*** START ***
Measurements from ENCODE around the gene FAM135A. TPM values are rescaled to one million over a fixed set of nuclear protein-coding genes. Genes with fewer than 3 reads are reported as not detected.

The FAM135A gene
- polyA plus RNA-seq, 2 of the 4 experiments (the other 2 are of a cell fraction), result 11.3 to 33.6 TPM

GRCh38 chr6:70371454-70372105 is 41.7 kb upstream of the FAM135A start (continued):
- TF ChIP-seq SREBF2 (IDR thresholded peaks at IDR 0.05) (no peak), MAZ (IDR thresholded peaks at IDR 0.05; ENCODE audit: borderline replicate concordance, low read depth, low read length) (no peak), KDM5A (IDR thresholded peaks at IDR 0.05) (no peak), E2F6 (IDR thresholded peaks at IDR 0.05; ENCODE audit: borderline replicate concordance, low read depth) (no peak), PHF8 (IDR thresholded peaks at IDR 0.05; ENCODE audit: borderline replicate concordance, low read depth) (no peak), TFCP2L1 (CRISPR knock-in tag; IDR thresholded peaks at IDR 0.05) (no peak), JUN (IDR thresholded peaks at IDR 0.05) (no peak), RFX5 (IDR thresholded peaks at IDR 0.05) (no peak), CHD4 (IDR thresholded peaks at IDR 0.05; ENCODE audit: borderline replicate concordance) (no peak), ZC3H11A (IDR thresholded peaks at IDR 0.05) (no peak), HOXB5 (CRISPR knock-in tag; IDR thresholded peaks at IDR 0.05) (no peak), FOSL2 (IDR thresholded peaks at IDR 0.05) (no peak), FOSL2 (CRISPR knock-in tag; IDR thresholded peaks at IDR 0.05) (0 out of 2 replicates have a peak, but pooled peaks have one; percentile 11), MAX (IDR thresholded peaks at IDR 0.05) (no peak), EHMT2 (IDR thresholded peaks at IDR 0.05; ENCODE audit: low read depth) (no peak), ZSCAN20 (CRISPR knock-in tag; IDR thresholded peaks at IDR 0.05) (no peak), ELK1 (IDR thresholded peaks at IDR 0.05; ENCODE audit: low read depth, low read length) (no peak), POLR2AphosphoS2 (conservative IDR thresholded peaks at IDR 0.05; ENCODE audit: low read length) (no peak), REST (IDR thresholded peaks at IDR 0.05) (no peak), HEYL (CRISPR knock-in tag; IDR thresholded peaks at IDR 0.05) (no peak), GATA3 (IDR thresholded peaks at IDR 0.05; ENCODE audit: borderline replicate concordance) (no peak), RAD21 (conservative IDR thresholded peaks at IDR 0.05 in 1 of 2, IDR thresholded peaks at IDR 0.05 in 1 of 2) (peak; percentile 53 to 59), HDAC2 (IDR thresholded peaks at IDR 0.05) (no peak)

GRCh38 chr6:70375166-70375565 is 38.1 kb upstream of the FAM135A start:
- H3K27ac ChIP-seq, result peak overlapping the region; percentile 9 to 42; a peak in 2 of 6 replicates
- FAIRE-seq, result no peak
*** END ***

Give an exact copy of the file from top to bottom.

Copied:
Measurements from ENCODE around the gene FAM135A. TPM values are rescaled to one million over a fixed set of nuclear protein-coding genes. Genes with fewer than 3 reads are reported as not detected.

The FAM135A gene
- polyA plus RNA-seq, 2 of the 4 experiments (the other 2 are of a cell fraction), result 11.3 to 33.6 TPM

GRCh38 chr6:70371454-70372105 is 41.7 kb upstream of the FAM135A start (continued):
- TF ChIP-seq SREBF2 (IDR thresholded peaks at IDR 0.05) (no peak), MAZ (IDR thresholded peaks at IDR 0.05; ENCODE audit: borderline replicate concordance, low read depth, low read length) (no peak), KDM5A (IDR thresholded peaks at IDR 0.05) (no peak), E2F6 (IDR thresholded peaks at IDR 0.05; ENCODE audit: borderline replicate concordance, low read depth) (no peak), PHF8 (IDR thresholded peaks at IDR 0.05; ENCODE audit: borderline replicate concordance, low read depth) (no peak), TFCP2L1 (CRISPR knock-in tag; IDR thresholded peaks at IDR 0.05) (no peak), JUN (IDR thresholded peaks at IDR 0.05) (no peak), RFX5 (IDR thresholded peaks at IDR 0.05) (no peak), CHD4 (IDR thresholded peaks at IDR 0.05; ENCODE audit: borderline replicate concordance) (no peak), ZC3H11A (IDR thresholded peaks at IDR 0.05) (no peak), HOXB5 (CRISPR knock-in tag; IDR thresholded peaks at IDR 0.05) (no peak), FOSL2 (IDR thresholded peaks at IDR 0.05) (no peak), FOSL2 (CRISPR knock-in tag; IDR thresholded peaks at IDR 0.05) (0 out of 2 replicates have a peak, but pooled peaks have one; percentile 11), MAX (IDR thresholded peaks at IDR 0.05) (no peak), EHMT2 (IDR thresholded peaks at IDR 0.05; ENCODE audit: low read depth) (no peak), ZSCAN20 (CRISPR knock-in tag; IDR thresholded peaks at IDR 0.05) (no peak), ELK1 (IDR thresholded peaks at IDR 0.05; ENCODE audit: low read depth, low read length) (no peak), POLR2AphosphoS2 (conservative IDR thresholded peaks at IDR 0.05; ENCODE audit: low read length) (no peak), REST (IDR thresholded peaks at IDR 0.05) (no peak), HEYL (CRISPR knock-in tag; IDR thresholded peaks at IDR 0.05) (no peak), GATA3 (IDR thresholded peaks at IDR 0.05; ENCODE audit: borderline replicate concordance) (no peak), RAD21 (conservative IDR thresholded peaks at IDR 0.05 in 1 of 2, IDR thresholded peaks at IDR 0.05 in 1 of 2) (peak; percentile 53 to 59), HDAC2 (IDR thresholded peaks at IDR 0.05) (no peak)

GRCh38 chr6:70375166-70375565 is 38.1 kb upstream of the FAM135A start:
- H3K27ac ChIP-seq, result peak overlapping the region; percentile 9 to 42; a peak in 2 of 6 replicates
- FAIRE-seq, result no peak